A day on the whitewater

The target was painted on my back halfway through the van ride to the river. Not, you know, once we got on the boat or anything. Nope. The teasing started IN THE FRIGGIN VAN.

Apparently, I was asking too many questions. How was I supposed to know there was a limit to the number of questions I could ask?? I reached it before we even made it to the water.

How big of a step up is Class IV whitewater rafting on the Middle Fork of the American river compared to Class III on the Truckee?

What’s the best river for exciting rafting?

This bridge is really the tallest in California? Do they allow bungee jumping off of it?

I was so excited! I couldn’t help it! When our soon-to-be rafting guide Jeff told me I’d reached my question quota for the day, I was crushed. Well, for about a minute.

Pssst, Sarah, ask him how long it takes to become a rafting guide!

Am I really asking too many questions?

Are we there yet?

Once we were on the river, I tried to cool it, but it seems my face is a little too expressive to hide the fact that I have something to say. The guide laughed and told me to go ahead. I asked him what kind of shoes he was wearing. You know, for future reference on later rafting trips. He told me, but then asked what kind of shoes I was wearing. Mesh tennis shoes, I said. “What about the bottoms?” he asked, leaning forward.

“Pretty much just regular tennis shoe soles,” I replied, inspecting them as I spoke.

“Can I see?”

I was probably flattered that a river rafting veteran with 9+ years guiding experience was interested in my shoes. I had been genuinely curious about his, so it wasn’t all that surprising he was interested in mine. I should’ve known better.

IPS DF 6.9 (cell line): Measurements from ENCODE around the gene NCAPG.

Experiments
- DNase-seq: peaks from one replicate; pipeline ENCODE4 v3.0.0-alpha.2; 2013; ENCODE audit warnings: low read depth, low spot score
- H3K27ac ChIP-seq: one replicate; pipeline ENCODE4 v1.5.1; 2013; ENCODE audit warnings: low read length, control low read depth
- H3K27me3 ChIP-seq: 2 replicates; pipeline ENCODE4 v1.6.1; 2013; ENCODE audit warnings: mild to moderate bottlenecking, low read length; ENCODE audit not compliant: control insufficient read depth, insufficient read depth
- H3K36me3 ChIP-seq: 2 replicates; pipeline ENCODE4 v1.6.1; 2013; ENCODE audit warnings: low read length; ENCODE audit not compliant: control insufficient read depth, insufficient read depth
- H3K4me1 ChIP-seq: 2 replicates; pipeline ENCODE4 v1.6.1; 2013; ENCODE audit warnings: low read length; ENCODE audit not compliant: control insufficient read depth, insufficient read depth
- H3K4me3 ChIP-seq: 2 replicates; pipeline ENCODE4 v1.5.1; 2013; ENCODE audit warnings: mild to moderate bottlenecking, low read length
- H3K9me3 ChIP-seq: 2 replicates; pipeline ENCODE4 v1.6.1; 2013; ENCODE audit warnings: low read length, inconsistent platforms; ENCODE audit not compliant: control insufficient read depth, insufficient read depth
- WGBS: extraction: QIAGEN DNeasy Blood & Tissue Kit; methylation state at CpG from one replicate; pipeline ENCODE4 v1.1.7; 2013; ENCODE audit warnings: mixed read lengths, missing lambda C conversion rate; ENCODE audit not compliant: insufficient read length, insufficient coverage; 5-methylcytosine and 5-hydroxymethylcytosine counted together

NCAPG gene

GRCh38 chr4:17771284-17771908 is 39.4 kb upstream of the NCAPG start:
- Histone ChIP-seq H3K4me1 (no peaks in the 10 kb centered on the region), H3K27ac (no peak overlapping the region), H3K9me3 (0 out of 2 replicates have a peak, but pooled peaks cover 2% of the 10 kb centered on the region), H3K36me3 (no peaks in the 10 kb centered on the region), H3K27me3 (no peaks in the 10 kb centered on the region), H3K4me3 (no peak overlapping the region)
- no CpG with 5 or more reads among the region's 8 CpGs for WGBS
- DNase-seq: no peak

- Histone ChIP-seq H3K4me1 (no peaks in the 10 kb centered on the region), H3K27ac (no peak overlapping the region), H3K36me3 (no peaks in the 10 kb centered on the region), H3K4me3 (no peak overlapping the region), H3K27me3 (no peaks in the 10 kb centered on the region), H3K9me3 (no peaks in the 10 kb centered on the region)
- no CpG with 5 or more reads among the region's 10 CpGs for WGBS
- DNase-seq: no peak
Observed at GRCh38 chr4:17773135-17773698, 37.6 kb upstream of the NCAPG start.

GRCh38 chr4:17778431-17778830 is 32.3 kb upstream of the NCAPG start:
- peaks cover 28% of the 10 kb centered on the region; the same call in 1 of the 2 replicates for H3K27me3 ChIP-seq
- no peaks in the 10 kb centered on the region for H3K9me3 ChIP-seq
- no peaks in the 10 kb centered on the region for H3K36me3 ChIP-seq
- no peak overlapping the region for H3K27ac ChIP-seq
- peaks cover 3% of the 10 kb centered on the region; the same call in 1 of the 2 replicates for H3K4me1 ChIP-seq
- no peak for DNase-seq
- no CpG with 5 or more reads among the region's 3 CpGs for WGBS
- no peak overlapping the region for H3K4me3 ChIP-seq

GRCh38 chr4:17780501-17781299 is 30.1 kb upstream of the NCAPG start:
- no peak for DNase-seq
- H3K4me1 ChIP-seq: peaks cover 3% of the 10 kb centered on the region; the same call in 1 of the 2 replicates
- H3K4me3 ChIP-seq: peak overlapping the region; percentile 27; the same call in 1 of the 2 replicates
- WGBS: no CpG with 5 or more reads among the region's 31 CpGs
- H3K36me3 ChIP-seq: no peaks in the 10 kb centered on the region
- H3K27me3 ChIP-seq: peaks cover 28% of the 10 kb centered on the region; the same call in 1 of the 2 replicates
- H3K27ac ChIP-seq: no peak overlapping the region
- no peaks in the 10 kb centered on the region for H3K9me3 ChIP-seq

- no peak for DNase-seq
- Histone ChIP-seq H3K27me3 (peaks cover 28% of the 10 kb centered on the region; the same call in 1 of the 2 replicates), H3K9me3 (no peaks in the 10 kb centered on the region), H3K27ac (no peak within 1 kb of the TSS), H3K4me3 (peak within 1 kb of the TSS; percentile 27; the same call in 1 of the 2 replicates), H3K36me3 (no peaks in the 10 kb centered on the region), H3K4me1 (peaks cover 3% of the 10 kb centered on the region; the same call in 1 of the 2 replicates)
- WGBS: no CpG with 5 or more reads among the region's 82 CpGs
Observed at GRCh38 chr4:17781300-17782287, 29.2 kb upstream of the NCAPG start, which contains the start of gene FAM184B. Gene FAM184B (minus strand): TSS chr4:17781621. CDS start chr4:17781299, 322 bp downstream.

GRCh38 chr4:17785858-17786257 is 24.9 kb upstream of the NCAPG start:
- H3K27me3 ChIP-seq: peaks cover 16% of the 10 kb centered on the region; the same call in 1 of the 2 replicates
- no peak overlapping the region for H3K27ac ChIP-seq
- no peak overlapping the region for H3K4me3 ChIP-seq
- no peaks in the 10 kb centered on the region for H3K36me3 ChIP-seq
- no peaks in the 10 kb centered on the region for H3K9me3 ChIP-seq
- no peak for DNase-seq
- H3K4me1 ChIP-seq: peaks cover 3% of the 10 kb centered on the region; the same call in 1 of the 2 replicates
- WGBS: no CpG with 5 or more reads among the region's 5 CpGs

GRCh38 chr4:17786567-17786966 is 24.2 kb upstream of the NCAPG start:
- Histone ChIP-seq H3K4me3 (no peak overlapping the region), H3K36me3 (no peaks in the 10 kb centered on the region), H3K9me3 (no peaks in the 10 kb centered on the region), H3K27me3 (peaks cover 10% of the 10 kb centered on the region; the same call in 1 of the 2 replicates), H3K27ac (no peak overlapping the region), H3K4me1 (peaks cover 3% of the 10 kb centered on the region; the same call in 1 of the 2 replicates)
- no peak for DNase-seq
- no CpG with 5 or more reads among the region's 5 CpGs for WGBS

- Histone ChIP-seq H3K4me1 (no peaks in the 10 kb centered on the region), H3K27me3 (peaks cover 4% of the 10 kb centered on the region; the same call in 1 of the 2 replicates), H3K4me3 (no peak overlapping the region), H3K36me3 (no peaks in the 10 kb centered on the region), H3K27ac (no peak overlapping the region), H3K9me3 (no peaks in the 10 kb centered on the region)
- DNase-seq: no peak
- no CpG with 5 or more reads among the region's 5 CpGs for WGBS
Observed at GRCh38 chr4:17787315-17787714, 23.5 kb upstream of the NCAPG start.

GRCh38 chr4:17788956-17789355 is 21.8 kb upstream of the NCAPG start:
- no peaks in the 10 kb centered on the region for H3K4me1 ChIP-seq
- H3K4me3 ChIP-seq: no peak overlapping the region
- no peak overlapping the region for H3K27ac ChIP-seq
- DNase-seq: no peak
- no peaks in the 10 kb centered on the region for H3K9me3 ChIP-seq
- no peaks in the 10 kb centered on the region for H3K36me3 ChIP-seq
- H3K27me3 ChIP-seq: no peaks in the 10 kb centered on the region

In a flash he’d sprung forward and his hand was on my life jacket, pushing me out of the boat! My eyes rolled back to stare in horror at the ice-cold water beneath me, and my survival instincts kicked in.

I grabbed his wrist. If I went, he was coming with me. Luckily, he didn’t particularly want to get wet either and let me go.

It ended up being the guide of the other boat who got me — hooked me with his paddle and pulled me right in as my so-called best friend cheered him on.

Needless to say, I made sure that so-called best friend toppled in right after me.

The churning rapids tugged at my knees. The man and woman in the first row were immersed to their waists, at least — but I didn’t care about them. Arms outstretched and locked onto the side tube, I was fully prepared to flee to the back of the raft. I stared up at Jeff, waiting for the cue to panic. Our guide just looked forward, occasionally dipping his paddle into the water to keep the boat in place at the base of the small waterfall.

The water level rose, and I heard nervous laughs behind me. I kept staring at Jeff.

Make a joke, and I will relax. Tell me to move, and I will move. Make a worried face, and I will panic. My eyes stayed locked on Jeff.

My cue never came. We surfed the rapid for a minute or so, then broke free and continued downriver. Jeff didn’t say a word about it — apparently submerging half  the boat is par for the course on Class IV rapids.

Not my group, not the company we rafted with, but the same river and rapids. I picked this one because it’s a nice, short preview and I was amused by the use of the Pirates of the Caribbean soundtrack. My three girlfriends and I went with W.E.T. River Trips. Awesome time at a great price, highly recommend!

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